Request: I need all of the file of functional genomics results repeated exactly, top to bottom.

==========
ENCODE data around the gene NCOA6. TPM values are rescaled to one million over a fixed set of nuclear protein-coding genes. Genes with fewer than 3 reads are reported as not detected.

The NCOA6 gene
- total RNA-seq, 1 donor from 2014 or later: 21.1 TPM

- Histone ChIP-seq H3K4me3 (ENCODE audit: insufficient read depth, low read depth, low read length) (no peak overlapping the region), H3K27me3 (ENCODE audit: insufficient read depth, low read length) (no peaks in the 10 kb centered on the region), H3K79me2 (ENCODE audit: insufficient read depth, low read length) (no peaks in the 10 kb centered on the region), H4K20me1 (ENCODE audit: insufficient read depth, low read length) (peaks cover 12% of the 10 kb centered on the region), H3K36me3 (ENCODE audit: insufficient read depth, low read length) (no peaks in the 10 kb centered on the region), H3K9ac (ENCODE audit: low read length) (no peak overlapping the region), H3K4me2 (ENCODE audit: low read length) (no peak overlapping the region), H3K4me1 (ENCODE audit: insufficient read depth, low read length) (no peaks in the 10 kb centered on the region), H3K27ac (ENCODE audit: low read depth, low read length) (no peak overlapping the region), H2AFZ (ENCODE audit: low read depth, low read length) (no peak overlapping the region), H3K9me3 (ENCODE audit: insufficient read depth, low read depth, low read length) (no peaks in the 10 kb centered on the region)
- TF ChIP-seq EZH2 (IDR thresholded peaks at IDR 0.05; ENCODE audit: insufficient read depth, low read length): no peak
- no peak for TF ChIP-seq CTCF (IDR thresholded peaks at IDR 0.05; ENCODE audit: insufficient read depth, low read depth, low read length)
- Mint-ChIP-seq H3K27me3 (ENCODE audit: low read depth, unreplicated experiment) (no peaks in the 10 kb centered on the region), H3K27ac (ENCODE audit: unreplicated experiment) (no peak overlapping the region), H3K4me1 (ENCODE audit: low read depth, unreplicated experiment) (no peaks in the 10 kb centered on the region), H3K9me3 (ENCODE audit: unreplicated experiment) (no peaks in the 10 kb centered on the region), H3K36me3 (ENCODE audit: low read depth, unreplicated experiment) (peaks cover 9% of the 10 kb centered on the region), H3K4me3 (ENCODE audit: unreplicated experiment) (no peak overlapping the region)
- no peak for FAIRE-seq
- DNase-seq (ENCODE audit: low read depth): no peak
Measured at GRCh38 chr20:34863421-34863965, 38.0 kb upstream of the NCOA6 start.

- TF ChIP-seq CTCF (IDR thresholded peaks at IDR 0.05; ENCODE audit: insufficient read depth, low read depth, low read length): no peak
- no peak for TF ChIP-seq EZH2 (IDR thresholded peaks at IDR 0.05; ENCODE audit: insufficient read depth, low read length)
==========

ENCODE data around the gene NCOA6. TPM values are rescaled to one million over a fixed set of nuclear protein-coding genes. Genes with fewer than 3 reads are reported as not detected.

The NCOA6 gene
- total RNA-seq, 1 donor from 2014 or later: 21.1 TPM

- Histone ChIP-seq H3K4me3 (ENCODE audit: insufficient read depth, low read depth, low read length) (no peak overlapping the region), H3K27me3 (ENCODE audit: insufficient read depth, low read length) (no peaks in the 10 kb centered on the region), H3K79me2 (ENCODE audit: insufficient read depth, low read length) (no peaks in the 10 kb centered on the region), H4K20me1 (ENCODE audit: insufficient read depth, low read length) (peaks cover 12% of the 10 kb centered on the region), H3K36me3 (ENCODE audit: insufficient read depth, low read length) (no peaks in the 10 kb centered on the region), H3K9ac (ENCODE audit: low read length) (no peak overlapping the region), H3K4me2 (ENCODE audit: low read length) (no peak overlapping the region), H3K4me1 (ENCODE audit: insufficient read depth, low read length) (no peaks in the 10 kb centered on the region), H3K27ac (ENCODE audit: low read depth, low read length) (no peak overlapping the region), H2AFZ (ENCODE audit: low read depth, low read length) (no peak overlapping the region), H3K9me3 (ENCODE audit: insufficient read depth, low read depth, low read length) (no peaks in the 10 kb centered on the region)
- TF ChIP-seq EZH2 (IDR thresholded peaks at IDR 0.05; ENCODE audit: insufficient read depth, low read length): no peak
- no peak for TF ChIP-seq CTCF (IDR thresholded peaks at IDR 0.05; ENCODE audit: insufficient read depth, low read depth, low read length)
- Mint-ChIP-seq H3K27me3 (ENCODE audit: low read depth, unreplicated experiment) (no peaks in the 10 kb centered on the region), H3K27ac (ENCODE audit: unreplicated experiment) (no peak overlapping the region), H3K4me1 (ENCODE audit: low read depth, unreplicated experiment) (no peaks in the 10 kb centered on the region), H3K9me3 (ENCODE audit: unreplicated experiment) (no peaks in the 10 kb centered on the region), H3K36me3 (ENCODE audit: low read depth, unreplicated experiment) (peaks cover 9% of the 10 kb centered on the region), H3K4me3 (ENCODE audit: unreplicated experiment) (no peak overlapping the region)
- no peak for FAIRE-seq
- DNase-seq (ENCODE audit: low read depth): no peak
Measured at GRCh38 chr20:34863421-34863965, 38.0 kb upstream of the NCOA6 start.

- TF ChIP-seq CTCF (IDR thresholded peaks at IDR 0.05; ENCODE audit: insufficient read depth, low read depth, low read length): no peak
- no peak for TF ChIP-seq EZH2 (IDR thresholded peaks at IDR 0.05; ENCODE audit: insufficient read depth, low read length)